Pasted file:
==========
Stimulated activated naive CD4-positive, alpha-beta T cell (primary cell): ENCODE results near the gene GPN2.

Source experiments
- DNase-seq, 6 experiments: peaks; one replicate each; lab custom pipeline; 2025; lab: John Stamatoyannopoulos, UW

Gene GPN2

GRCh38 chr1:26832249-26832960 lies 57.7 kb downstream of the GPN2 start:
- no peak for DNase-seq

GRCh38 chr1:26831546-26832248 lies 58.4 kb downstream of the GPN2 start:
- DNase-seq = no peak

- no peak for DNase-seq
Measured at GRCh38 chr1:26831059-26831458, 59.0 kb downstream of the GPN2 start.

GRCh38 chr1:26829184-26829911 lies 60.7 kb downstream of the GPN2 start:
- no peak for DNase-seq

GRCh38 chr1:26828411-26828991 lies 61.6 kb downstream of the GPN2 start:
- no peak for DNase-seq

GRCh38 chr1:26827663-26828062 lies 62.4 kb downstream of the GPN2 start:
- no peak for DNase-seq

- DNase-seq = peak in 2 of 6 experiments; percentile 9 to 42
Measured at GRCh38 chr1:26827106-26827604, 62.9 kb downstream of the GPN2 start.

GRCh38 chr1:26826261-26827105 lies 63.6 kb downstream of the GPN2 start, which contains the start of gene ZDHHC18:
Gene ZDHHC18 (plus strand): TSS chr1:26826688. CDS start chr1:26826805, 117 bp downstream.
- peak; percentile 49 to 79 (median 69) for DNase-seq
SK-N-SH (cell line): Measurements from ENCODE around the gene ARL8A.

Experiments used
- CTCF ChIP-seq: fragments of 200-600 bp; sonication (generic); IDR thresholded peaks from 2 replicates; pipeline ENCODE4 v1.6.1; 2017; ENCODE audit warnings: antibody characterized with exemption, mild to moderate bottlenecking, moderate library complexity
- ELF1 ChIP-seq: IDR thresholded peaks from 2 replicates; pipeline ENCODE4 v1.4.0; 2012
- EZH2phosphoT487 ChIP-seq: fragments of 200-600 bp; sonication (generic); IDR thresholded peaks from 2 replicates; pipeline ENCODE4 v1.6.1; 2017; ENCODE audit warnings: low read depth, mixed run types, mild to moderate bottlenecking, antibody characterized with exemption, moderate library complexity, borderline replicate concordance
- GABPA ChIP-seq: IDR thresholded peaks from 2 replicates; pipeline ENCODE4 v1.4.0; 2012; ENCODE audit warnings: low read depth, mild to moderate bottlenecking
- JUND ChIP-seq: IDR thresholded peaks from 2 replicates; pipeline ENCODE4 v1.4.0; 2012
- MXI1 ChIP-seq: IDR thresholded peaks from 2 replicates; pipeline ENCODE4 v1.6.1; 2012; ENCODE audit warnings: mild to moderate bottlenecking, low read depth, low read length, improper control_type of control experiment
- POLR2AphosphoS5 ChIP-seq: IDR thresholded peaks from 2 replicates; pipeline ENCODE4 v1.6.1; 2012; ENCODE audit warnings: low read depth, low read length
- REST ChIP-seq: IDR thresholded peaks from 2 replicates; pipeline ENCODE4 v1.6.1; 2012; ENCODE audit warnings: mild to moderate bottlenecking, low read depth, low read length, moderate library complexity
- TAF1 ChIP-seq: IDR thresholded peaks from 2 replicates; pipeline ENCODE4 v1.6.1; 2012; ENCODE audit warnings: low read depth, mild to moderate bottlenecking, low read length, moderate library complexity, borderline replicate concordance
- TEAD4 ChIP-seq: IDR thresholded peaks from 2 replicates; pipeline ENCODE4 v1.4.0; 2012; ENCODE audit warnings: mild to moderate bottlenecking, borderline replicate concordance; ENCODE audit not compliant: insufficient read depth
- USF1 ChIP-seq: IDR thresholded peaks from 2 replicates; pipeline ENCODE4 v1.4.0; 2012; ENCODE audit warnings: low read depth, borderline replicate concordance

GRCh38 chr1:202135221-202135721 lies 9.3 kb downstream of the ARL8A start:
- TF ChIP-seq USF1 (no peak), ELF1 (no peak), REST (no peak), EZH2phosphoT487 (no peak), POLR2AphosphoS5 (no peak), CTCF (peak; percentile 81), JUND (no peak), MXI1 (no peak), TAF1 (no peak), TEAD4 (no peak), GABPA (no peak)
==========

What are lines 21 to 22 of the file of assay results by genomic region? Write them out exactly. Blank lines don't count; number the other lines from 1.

- peak; percentile 49 to 79 (median 69) for DNase-seq
SK-N-SH (cell line): Measurements from ENCODE around the gene ARL8A.